Then we did a test ride in San Francisco. We participated with a Google event. We participated with another event with Tesla in Monterey, the Tesla Owners Club. It was a great endorsement for us.

Our next three events will be Long Beach IMS, also the New York IMS in December, CIS in Vegas in January, and then IMS in Chicago in February. Also EICMA in Italy in November. So, we are active.

MO: Can you give me a hint about what you’ll be showing in EICMA?

SB: In EICMA in November there will be the new third model. It will be old-school-style motorcycle, not the EsseEsse 9 we introduced last year. For sure it will share the same willingness to have a more comfortable bike. The Ego is for cornering. It is a sportbike. The Eva is a naked bike, and we would like to have something more relaxed with a higher fork in front. We are already finished, and we are testing…

MO: For homologation?

SB: That is already done. Now, we just need to fix the details for the exhibition: are we marketing this color or not, spoke wheels or not…

MO: What are your goals for Energica in the U.S.?

SB: I’d like to close the year with 10 dealers. I want 10 top-brand dealers. This is my target. Of course, customer first. We are available for test rides, for sales, but from the business point-of-view, we need to be present in the U.S. market. For example, we are working hard for promoting ourselves on YouTube, Facebook, and Instagram. I receive a lot of requests of test rides from Facebook. If you are in Washington, or you are in Milwaukee, you are in another location – I have no dealer. So, we need to be everywhere. I need to be at least in the main locations in the U.S. I’d like to reach 10 good dealers before the end of the year.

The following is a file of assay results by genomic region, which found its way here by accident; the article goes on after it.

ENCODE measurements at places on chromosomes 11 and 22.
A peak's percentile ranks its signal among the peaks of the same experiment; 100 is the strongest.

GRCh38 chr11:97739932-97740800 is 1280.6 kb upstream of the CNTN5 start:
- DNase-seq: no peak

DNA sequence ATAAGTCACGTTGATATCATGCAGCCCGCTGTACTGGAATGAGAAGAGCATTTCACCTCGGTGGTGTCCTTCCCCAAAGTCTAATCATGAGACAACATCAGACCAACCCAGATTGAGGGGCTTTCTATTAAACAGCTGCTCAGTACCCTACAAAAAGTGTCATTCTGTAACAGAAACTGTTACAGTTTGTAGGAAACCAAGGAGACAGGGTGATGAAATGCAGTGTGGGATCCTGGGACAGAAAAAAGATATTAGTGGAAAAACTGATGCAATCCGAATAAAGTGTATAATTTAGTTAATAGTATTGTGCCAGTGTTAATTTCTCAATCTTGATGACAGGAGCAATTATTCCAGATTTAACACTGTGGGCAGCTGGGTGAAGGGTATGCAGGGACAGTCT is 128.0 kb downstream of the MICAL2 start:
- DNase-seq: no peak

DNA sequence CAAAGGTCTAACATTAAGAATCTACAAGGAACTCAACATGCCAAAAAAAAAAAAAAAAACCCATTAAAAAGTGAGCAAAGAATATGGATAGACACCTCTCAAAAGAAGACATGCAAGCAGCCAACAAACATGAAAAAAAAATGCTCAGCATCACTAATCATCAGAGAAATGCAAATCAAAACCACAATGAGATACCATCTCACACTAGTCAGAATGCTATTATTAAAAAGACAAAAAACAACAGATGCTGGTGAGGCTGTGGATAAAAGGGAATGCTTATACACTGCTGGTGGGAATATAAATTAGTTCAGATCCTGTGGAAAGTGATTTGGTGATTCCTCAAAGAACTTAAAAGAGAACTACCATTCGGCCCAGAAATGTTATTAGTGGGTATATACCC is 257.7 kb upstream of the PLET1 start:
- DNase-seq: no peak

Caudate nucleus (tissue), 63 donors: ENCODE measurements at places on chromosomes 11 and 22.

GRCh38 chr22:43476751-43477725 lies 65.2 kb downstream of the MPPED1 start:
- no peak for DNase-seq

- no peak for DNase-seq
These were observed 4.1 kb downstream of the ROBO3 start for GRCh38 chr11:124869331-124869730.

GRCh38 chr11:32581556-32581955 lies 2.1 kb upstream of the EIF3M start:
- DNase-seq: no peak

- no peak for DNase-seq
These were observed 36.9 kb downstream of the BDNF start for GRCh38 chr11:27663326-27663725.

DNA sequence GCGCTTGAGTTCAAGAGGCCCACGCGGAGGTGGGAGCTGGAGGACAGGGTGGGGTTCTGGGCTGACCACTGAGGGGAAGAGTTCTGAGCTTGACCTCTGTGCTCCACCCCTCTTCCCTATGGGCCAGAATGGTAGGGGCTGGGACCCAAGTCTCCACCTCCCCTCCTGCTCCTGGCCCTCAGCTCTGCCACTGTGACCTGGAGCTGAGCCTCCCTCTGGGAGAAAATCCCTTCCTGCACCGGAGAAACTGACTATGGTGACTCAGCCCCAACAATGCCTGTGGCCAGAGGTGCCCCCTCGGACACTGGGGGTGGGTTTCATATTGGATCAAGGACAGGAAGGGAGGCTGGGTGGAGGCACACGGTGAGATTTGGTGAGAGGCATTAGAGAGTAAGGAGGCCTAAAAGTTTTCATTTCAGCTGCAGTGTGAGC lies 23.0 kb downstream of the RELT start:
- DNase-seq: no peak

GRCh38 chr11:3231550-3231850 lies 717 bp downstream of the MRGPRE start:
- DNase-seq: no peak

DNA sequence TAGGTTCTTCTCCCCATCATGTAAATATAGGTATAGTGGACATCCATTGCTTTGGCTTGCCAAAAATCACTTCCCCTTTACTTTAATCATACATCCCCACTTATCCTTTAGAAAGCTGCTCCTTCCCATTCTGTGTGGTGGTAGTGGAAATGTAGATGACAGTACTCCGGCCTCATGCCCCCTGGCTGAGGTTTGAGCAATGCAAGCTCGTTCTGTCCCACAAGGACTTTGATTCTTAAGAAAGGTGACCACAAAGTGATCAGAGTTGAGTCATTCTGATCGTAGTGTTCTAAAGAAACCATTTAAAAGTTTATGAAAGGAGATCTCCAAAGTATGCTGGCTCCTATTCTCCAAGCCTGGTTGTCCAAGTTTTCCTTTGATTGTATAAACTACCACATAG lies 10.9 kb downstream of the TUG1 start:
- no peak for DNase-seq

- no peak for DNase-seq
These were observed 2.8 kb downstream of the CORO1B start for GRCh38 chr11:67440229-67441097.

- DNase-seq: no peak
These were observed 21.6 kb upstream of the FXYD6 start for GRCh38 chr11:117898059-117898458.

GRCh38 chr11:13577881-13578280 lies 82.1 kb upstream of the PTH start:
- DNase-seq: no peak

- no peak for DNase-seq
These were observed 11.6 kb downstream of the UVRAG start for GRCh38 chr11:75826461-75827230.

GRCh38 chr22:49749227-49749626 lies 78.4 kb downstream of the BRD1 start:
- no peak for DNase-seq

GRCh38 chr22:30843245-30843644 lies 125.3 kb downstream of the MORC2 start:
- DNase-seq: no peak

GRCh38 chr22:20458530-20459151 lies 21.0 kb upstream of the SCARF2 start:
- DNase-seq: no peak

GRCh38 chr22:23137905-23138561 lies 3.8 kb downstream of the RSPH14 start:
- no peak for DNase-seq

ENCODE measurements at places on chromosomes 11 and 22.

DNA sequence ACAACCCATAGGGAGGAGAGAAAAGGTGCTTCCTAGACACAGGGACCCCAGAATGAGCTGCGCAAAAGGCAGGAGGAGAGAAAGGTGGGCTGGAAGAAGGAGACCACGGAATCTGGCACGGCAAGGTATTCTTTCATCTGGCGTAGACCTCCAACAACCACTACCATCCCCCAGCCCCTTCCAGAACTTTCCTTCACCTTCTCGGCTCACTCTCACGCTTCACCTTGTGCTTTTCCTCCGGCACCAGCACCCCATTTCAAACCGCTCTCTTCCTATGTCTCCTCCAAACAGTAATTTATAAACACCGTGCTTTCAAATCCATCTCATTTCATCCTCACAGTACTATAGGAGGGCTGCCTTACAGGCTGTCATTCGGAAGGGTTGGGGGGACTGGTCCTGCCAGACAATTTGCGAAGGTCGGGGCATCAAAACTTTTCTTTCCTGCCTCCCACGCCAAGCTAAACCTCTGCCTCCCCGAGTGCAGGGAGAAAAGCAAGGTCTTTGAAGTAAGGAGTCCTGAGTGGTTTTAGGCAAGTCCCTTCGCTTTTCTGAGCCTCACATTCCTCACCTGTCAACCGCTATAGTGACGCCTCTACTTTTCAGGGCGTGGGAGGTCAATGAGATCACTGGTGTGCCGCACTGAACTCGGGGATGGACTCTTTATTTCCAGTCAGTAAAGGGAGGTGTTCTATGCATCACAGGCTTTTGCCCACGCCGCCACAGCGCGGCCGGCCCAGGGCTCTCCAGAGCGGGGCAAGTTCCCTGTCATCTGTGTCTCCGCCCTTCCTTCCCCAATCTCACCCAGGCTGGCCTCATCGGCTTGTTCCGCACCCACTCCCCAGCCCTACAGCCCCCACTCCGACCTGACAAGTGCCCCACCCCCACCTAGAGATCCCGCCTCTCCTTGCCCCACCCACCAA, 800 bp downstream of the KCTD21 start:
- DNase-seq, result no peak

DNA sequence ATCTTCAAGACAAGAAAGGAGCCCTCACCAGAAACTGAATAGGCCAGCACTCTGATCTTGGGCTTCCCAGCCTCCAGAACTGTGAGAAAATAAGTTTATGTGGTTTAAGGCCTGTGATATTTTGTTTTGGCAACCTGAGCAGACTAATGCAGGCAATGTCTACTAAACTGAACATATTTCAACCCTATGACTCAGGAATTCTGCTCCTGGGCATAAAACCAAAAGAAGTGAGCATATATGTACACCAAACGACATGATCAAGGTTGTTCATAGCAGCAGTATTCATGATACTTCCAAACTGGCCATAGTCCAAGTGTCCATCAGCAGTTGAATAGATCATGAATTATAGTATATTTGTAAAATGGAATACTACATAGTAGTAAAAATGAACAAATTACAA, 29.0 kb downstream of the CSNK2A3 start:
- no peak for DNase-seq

MO: So, you’re looking at major urban centers.

SB: Yes, of course. We have L.A., but now I’m looking for Chicago and New York, Atlanta, I’d like to pick Portland and Seattle, San Diego, Boston, I’m looking for this kind of location. If any dealer is interested, I am willing to jump in and introduce myself.

 

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  • Mad4TheCrest

    The price and buying scheme mentioned is much improved, but even so high-end electric bikes are a few years away from broader adoption, pending greater development of the charging infrastructure. Still, I’ll bet the purchasing improvements are enough to bump sales a good bit.

  • Jon Jones

    Love to try one but wouldn’t buy one.

    • Mad4TheCrest

      Don’t be so sure about that Jon. I had the privilege of test riding a Mission RS electric superbike a few years ago. Couldn’t afford the price they were asking (and the company went belly-up before I couid), but damn I wanted one. If you try you just might want to buy 🙂